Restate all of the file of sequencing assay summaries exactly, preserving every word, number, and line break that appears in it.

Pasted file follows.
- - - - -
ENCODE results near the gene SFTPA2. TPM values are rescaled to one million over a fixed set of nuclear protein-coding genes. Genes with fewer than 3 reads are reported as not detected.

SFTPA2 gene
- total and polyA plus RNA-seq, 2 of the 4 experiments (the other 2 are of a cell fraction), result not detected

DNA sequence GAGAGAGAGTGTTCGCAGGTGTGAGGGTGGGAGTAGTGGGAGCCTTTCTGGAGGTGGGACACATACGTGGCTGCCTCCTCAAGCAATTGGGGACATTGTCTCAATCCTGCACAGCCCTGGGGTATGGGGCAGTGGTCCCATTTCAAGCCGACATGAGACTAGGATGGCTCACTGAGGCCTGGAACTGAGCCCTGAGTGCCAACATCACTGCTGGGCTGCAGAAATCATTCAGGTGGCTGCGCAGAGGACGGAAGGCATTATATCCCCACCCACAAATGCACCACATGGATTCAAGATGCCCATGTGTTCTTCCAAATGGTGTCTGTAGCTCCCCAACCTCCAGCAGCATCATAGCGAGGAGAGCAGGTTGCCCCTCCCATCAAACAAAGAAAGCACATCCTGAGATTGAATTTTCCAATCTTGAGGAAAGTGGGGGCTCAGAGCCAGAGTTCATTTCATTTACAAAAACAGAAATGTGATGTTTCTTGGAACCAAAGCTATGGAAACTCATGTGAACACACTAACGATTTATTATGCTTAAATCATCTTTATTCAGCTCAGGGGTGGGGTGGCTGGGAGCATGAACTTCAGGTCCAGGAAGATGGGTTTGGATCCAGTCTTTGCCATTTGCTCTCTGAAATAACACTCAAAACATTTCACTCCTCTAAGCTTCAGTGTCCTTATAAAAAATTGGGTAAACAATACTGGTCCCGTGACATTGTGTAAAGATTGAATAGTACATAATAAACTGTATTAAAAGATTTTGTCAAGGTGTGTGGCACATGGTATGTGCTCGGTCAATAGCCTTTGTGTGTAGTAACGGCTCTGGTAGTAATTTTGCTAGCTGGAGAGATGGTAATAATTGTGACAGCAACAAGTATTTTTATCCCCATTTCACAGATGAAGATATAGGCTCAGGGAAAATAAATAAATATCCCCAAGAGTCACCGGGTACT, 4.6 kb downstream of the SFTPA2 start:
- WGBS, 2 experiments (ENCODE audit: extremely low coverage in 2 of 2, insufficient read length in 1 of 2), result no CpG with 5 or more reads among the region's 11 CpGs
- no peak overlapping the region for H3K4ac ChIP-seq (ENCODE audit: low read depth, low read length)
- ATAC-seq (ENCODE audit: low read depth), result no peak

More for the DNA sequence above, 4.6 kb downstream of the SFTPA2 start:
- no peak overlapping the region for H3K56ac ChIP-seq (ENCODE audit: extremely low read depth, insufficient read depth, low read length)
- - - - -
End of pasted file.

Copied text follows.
ENCODE results near the gene SFTPA2. TPM values are rescaled to one million over a fixed set of nuclear protein-coding genes. Genes with fewer than 3 reads are reported as not detected.

SFTPA2 gene
- total and polyA plus RNA-seq, 2 of the 4 experiments (the other 2 are of a cell fraction), result not detected

DNA sequence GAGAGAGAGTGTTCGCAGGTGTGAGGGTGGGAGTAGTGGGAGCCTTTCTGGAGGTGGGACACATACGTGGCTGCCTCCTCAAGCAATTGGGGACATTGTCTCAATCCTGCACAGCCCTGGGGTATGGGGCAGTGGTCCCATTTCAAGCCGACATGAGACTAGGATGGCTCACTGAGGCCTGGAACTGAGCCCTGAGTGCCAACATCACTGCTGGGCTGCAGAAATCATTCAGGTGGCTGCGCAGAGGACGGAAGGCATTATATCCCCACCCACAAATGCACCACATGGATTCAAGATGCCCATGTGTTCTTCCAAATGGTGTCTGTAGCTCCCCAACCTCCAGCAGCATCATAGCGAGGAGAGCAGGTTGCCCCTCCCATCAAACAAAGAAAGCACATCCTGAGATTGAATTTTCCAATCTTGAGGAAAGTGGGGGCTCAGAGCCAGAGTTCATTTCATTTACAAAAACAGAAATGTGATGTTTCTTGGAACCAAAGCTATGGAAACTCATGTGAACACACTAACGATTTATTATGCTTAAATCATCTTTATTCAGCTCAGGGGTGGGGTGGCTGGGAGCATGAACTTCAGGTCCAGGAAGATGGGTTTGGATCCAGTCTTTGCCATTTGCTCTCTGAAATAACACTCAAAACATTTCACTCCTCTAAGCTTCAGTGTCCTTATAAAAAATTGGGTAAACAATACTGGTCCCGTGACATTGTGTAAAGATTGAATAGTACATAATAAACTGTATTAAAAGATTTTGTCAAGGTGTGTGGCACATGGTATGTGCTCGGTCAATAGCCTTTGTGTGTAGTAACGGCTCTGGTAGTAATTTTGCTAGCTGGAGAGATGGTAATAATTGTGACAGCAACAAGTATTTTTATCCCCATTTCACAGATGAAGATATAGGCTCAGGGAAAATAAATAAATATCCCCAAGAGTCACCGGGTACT, 4.6 kb downstream of the SFTPA2 start:
- WGBS, 2 experiments (ENCODE audit: extremely low coverage in 2 of 2, insufficient read length in 1 of 2), result no CpG with 5 or more reads among the region's 11 CpGs
- no peak overlapping the region for H3K4ac ChIP-seq (ENCODE audit: low read depth, low read length)
- ATAC-seq (ENCODE audit: low read depth), result no peak

More for the DNA sequence above, 4.6 kb downstream of the SFTPA2 start:
- no peak overlapping the region for H3K56ac ChIP-seq (ENCODE audit: extremely low read depth, insufficient read depth, low read length)